NBC Exclusive Video: Skydivers' terrifying collision, chaotic plunge

By KBJR News 1

Credit: NBC News

NBC Exclusive Video: Skydivers' terrifying collision, chaotic plunge

November 4, 2013 Updated Nov 5, 2013 at 4:46 PM CDT

Superior, WI (NNCNOW.com) - The exclusive video licensed by NBC News speaks for itself. Two Cesna airplanes, flown by two Skydive Superior pilots, and filled with a combined 9 skydivers, collide over Superior, causing one to break apart in a fiery wreck.

Watch video

The family-owned and operated company has only two small airplanes in their fleet; a Cesna 182 and 185-both of which were taken out of commission by Saturday's midair collision.

A small price to pay, said instructor Mike Robinson, for 11 lucky survivors.

"Very, very lucky. Anytime two planes collide in the air, I mean it's a potential disaster for everyone involved. We were all very very lucky."

According to Skydive Superior instructor Barry Sinex, who was on board the lead plane during the accident, it will cost about $150,000 to repair the damaged plane, and get their local operations back in the air.

Sinex says selling the exclusive helmet cam footage to interested media outlets is just one of the ways they're considering fundraising.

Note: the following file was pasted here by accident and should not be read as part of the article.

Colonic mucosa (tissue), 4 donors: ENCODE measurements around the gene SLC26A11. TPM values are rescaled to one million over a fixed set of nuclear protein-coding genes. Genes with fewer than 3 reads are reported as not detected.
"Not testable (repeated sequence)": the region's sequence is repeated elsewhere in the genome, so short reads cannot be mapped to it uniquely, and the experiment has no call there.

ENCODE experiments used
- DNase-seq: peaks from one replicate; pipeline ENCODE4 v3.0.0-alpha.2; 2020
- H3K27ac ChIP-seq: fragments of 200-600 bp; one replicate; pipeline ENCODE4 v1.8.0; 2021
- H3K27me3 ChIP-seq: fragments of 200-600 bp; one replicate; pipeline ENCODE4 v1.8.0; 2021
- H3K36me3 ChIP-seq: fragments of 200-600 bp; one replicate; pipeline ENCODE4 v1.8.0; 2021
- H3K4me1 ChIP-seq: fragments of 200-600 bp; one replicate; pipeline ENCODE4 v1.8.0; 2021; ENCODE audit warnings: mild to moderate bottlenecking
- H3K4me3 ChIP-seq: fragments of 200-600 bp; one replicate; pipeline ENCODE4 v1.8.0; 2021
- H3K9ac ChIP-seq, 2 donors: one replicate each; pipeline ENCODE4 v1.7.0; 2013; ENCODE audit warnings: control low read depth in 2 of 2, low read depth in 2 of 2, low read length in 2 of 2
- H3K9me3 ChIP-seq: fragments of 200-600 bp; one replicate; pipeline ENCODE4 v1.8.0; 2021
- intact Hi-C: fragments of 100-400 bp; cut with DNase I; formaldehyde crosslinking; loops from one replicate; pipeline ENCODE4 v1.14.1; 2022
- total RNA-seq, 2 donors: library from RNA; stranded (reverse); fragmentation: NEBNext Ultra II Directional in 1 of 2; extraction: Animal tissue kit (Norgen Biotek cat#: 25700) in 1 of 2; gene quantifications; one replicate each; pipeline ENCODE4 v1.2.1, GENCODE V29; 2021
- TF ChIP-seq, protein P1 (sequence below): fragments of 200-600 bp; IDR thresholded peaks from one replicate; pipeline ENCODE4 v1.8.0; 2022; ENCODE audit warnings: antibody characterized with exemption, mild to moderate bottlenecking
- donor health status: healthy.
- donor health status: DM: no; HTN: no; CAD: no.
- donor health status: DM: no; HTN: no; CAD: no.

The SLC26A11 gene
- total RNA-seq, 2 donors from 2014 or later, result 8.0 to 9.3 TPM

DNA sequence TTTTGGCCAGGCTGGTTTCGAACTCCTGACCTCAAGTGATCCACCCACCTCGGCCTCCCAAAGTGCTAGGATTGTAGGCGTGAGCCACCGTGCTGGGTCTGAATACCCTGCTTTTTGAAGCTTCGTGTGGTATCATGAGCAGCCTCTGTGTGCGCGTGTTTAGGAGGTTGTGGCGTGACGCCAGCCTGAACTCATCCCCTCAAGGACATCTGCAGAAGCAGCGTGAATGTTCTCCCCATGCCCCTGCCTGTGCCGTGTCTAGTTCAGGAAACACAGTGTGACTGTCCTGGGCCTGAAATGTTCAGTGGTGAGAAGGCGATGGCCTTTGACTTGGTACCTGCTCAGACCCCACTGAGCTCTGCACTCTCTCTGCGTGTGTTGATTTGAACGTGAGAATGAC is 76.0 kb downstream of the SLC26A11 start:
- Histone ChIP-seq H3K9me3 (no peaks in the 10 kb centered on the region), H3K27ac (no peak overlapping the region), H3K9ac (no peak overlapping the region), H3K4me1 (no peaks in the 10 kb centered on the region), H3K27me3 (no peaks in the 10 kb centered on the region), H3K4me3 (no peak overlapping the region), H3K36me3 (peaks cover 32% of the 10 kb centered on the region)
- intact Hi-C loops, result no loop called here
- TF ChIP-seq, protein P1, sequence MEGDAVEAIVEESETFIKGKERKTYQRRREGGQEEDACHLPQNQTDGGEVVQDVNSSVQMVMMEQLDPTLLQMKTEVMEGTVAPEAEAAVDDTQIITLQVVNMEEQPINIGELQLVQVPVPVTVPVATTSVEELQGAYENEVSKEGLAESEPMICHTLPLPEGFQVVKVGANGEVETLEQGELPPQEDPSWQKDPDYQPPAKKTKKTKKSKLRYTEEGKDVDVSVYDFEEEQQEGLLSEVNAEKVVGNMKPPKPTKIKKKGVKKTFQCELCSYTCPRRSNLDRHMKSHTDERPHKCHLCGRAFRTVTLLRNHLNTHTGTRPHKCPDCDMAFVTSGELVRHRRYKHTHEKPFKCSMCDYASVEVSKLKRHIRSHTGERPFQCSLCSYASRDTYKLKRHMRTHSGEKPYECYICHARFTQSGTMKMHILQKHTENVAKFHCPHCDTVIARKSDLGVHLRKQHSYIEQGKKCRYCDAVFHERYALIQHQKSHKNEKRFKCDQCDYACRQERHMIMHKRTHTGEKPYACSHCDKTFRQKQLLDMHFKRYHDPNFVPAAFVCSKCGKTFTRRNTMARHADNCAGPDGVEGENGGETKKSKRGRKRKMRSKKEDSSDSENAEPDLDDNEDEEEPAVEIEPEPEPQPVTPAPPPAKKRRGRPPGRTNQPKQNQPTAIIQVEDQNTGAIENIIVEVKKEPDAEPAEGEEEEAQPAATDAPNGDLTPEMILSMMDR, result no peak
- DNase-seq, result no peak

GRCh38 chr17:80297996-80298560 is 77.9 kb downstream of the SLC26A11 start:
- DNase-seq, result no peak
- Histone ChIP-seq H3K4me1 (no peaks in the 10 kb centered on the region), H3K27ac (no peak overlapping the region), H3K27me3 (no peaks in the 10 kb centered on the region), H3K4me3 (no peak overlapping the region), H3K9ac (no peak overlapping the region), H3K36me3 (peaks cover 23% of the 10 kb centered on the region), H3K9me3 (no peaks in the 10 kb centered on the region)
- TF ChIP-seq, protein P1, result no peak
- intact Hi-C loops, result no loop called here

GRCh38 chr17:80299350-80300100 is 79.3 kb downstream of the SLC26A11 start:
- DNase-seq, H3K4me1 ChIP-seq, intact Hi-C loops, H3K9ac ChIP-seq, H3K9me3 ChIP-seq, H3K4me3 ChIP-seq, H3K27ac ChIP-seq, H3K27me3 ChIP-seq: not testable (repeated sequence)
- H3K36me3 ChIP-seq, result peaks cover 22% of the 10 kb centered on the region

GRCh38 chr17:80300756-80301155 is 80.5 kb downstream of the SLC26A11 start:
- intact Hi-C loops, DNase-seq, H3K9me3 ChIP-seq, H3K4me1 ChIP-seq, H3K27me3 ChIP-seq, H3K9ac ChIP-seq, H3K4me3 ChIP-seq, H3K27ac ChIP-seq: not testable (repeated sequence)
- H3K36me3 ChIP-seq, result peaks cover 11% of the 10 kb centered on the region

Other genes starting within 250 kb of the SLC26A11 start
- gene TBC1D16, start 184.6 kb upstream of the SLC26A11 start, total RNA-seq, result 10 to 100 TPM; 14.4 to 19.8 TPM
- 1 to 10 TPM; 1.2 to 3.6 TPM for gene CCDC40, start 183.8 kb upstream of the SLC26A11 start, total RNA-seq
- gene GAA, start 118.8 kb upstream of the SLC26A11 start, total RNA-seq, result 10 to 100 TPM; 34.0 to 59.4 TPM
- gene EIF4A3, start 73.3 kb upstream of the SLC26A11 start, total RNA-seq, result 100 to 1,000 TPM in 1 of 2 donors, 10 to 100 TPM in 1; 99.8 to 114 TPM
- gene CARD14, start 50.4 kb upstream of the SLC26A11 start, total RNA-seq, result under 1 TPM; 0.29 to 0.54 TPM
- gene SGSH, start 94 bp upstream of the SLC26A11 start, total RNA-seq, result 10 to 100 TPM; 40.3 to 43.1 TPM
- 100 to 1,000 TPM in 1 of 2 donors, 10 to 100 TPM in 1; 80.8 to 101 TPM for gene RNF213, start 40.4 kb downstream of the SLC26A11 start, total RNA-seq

The collision survivors are appearing on NBC's 'Today Show' Tuesday to recap their harrowing tale as news of their story gains worldwide attention.

Meanwhile, the FAA is sifting through the wreckage to determine the exact cause of the accident.

So far, Skydive Superior crews on board say that wind turbulence caused the trailing plane to piggyback the lead plane, which resulted in the collision.

"There are times when you can fly close together in formation. It takes pilots that are very skilled. Generally you just try to stay a safe distance away from things-500 feet, a thousand feet or 2,000 feet above, below and to the side."

Superior Skydive crews say both of the disintegrated plane's wings were located by Monday.

Both pilots during Saturday's collision won't comment on the accident while the FAA investigation is underway.

Billy Wagness